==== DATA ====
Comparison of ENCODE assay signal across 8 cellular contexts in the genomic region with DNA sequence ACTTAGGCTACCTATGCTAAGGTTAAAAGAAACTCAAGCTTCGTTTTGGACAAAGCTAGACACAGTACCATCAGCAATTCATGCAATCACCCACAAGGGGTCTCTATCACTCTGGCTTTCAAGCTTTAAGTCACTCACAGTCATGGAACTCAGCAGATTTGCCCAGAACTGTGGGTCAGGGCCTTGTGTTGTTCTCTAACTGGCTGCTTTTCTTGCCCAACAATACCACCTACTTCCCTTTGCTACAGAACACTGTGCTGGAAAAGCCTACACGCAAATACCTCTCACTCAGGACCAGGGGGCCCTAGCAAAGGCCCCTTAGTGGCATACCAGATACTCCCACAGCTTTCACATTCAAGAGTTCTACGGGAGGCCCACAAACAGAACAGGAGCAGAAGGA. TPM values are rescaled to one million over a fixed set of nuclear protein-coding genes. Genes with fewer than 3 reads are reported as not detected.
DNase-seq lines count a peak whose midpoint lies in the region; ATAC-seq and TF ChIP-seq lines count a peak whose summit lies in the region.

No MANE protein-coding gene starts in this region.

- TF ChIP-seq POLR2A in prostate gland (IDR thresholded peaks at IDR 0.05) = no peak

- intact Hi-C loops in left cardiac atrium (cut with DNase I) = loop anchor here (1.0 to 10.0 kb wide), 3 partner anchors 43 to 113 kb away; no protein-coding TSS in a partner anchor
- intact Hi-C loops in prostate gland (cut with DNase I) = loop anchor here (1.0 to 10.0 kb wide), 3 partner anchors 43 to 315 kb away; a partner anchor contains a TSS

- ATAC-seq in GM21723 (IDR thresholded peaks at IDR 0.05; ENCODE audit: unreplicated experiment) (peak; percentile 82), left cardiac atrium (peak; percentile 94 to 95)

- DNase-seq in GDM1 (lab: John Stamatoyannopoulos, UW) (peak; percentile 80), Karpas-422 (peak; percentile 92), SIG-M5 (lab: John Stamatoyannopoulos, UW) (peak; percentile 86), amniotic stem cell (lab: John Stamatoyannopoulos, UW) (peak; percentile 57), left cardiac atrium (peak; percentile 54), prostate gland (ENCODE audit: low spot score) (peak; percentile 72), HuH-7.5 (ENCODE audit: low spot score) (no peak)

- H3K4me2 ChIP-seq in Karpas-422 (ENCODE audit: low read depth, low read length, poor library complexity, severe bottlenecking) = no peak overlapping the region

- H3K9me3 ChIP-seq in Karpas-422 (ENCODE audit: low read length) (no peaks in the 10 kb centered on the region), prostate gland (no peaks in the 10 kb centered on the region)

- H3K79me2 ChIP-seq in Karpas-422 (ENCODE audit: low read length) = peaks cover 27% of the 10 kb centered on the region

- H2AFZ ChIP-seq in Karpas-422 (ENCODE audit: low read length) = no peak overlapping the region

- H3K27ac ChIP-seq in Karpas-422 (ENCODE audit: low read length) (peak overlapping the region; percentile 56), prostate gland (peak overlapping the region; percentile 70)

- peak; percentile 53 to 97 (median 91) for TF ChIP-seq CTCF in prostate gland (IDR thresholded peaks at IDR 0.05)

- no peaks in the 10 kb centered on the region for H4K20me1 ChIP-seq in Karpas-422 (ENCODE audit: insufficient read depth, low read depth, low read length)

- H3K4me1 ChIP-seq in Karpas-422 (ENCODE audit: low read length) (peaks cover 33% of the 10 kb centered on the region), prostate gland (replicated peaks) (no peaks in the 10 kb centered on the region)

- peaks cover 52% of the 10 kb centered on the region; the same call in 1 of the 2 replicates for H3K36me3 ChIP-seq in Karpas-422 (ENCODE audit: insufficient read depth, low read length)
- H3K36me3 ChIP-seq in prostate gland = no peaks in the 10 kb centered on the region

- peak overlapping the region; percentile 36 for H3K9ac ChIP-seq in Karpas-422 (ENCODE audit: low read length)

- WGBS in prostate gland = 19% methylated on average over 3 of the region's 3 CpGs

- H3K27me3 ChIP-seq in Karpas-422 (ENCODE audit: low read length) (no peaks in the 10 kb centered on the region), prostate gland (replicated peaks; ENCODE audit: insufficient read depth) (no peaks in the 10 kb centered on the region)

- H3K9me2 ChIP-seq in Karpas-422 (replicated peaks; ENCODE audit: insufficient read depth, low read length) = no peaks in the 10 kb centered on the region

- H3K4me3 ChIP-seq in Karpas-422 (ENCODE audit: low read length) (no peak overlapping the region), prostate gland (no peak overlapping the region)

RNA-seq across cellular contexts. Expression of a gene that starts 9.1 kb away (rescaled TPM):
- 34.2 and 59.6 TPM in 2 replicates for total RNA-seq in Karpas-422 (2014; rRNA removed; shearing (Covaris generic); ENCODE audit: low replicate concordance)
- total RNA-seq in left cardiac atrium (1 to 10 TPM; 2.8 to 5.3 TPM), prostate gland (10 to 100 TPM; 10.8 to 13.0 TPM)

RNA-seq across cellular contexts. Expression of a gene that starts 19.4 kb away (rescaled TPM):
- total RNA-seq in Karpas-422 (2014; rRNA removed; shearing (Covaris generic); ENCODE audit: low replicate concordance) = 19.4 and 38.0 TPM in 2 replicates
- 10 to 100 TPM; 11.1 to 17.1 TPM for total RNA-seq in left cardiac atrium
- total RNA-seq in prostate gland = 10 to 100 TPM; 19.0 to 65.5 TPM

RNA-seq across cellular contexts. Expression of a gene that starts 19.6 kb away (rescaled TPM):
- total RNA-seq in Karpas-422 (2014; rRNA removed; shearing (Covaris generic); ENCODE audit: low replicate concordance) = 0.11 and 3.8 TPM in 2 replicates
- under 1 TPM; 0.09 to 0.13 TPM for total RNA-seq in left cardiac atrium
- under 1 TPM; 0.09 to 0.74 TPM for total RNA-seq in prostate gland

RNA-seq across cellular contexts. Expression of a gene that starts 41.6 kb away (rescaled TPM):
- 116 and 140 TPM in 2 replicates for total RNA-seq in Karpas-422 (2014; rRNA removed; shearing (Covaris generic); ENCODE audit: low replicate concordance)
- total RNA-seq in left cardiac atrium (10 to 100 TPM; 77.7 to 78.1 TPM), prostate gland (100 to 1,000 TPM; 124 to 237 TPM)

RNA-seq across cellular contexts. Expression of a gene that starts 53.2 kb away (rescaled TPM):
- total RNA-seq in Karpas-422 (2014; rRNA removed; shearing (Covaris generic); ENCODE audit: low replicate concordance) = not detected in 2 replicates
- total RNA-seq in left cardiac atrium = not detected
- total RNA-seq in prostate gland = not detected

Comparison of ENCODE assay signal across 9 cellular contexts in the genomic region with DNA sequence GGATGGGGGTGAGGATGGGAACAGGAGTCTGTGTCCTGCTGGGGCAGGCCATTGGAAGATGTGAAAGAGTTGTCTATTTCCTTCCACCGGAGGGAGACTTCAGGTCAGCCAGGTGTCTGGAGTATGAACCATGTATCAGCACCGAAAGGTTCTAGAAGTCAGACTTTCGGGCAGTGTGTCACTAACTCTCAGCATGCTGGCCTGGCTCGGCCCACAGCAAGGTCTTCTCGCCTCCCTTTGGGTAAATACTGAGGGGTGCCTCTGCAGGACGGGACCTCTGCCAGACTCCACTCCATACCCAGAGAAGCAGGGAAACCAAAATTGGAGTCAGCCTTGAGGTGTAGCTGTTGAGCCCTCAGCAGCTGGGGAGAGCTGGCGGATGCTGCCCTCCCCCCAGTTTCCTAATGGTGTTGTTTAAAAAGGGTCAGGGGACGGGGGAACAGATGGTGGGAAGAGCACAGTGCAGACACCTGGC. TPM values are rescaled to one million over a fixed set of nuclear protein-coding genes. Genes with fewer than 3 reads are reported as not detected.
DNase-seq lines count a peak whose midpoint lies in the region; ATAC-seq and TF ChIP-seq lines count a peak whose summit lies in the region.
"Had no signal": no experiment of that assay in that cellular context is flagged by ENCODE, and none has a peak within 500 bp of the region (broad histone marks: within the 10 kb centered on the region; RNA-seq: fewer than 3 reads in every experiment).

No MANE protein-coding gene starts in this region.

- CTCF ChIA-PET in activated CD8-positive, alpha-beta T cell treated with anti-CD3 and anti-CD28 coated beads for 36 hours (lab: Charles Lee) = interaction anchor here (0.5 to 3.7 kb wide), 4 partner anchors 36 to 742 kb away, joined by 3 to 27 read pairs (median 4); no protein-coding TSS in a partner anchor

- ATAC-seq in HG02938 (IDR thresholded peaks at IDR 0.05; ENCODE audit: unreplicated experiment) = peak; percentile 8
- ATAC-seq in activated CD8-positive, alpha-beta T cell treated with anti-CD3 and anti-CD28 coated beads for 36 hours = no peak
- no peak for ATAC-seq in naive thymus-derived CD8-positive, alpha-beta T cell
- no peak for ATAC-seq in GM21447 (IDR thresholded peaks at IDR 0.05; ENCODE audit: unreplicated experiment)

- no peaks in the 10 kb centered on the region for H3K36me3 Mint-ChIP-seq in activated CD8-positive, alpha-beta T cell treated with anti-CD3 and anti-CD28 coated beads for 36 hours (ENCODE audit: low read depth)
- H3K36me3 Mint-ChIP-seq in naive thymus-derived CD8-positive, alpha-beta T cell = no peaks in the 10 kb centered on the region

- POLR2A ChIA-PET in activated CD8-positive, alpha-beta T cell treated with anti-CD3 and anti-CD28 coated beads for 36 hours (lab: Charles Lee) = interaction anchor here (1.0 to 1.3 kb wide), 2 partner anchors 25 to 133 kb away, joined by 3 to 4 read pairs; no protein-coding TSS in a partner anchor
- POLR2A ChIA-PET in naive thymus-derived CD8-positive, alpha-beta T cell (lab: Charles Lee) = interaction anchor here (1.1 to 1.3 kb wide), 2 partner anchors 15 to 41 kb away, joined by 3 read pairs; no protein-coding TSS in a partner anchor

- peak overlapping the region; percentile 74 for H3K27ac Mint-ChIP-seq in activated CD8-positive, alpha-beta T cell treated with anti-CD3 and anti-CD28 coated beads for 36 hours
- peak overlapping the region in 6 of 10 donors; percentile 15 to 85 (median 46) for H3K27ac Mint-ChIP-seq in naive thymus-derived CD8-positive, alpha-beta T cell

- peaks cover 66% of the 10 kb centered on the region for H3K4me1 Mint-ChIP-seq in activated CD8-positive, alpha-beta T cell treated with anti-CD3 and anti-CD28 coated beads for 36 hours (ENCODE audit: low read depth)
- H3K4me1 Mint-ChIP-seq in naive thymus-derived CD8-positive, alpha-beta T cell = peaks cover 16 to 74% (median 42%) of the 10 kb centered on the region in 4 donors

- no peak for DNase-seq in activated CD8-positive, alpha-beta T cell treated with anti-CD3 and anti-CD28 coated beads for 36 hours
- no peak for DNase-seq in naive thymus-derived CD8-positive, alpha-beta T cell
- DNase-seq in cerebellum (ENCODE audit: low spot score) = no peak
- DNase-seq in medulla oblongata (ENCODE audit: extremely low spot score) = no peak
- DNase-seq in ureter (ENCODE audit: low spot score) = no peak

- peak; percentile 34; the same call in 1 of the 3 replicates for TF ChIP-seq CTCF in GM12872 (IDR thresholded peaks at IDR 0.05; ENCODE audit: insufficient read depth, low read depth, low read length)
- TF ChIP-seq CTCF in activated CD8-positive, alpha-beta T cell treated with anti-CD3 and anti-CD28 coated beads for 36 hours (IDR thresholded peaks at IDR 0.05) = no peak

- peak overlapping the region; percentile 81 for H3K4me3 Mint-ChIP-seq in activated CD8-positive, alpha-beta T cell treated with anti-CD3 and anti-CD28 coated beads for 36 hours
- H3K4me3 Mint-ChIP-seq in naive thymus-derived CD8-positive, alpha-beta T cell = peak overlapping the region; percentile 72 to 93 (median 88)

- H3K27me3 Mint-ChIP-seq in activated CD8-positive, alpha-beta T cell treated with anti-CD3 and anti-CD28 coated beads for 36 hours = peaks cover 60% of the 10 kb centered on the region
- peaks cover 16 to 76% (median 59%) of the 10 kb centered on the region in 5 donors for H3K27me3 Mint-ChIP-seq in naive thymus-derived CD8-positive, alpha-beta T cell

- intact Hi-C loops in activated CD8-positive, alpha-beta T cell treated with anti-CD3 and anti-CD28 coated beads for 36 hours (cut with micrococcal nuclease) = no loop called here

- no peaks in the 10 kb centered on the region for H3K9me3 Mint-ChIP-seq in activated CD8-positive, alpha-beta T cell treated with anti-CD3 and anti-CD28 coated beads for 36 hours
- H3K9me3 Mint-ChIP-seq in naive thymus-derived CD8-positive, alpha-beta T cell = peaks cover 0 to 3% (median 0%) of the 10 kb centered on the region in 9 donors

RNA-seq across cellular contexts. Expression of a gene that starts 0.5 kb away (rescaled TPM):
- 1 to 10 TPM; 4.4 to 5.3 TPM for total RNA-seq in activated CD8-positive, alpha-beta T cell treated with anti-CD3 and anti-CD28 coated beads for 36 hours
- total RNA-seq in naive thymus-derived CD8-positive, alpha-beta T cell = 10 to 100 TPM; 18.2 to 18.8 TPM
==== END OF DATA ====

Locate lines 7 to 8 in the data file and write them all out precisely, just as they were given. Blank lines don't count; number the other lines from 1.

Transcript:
- ATAC-seq in GM21723 (IDR thresholded peaks at IDR 0.05; ENCODE audit: unreplicated experiment) (peak; percentile 82), left cardiac atrium (peak; percentile 94 to 95)

- DNase-seq in GDM1 (lab: John Stamatoyannopoulos, UW) (peak; percentile 80), Karpas-422 (peak; percentile 92), SIG-M5 (lab: John Stamatoyannopoulos, UW) (peak; percentile 86), amniotic stem cell (lab: John Stamatoyannopoulos, UW) (peak; percentile 57), left cardiac atrium (peak; percentile 54), prostate gland (ENCODE audit: low spot score) (peak; percentile 72), HuH-7.5 (ENCODE audit: low spot score) (no peak)